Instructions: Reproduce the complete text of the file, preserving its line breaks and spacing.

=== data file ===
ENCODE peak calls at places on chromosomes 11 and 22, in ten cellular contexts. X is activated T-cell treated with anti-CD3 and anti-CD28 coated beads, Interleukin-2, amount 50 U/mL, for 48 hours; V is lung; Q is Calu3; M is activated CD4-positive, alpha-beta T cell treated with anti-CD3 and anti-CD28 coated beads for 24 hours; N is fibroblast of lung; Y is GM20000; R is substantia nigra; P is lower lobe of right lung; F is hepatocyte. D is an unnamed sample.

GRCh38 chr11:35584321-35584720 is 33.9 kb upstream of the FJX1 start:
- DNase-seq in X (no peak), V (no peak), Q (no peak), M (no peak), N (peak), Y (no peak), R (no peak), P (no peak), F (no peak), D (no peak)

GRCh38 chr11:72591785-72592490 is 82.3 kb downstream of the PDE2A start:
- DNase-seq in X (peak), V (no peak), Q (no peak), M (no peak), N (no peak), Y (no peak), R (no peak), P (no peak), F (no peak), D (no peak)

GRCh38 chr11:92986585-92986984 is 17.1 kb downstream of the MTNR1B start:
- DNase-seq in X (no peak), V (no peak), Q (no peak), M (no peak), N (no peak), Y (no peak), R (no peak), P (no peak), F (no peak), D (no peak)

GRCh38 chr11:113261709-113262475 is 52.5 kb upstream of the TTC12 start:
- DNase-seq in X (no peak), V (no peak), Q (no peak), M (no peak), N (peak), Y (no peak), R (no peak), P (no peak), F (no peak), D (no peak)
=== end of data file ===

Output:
ENCODE peak calls at places on chromosomes 11 and 22, in ten cellular contexts. X is activated T-cell treated with anti-CD3 and anti-CD28 coated beads, Interleukin-2, amount 50 U/mL, for 48 hours; V is lung; Q is Calu3; M is activated CD4-positive, alpha-beta T cell treated with anti-CD3 and anti-CD28 coated beads for 24 hours; N is fibroblast of lung; Y is GM20000; R is substantia nigra; P is lower lobe of right lung; F is hepatocyte. D is an unnamed sample.

GRCh38 chr11:35584321-35584720 is 33.9 kb upstream of the FJX1 start:
- DNase-seq in X (no peak), V (no peak), Q (no peak), M (no peak), N (peak), Y (no peak), R (no peak), P (no peak), F (no peak), D (no peak)

GRCh38 chr11:72591785-72592490 is 82.3 kb downstream of the PDE2A start:
- DNase-seq in X (peak), V (no peak), Q (no peak), M (no peak), N (no peak), Y (no peak), R (no peak), P (no peak), F (no peak), D (no peak)

GRCh38 chr11:92986585-92986984 is 17.1 kb downstream of the MTNR1B start:
- DNase-seq in X (no peak), V (no peak), Q (no peak), M (no peak), N (no peak), Y (no peak), R (no peak), P (no peak), F (no peak), D (no peak)

GRCh38 chr11:113261709-113262475 is 52.5 kb upstream of the TTC12 start:
- DNase-seq in X (no peak), V (no peak), Q (no peak), M (no peak), N (peak), Y (no peak), R (no peak), P (no peak), F (no peak), D (no peak)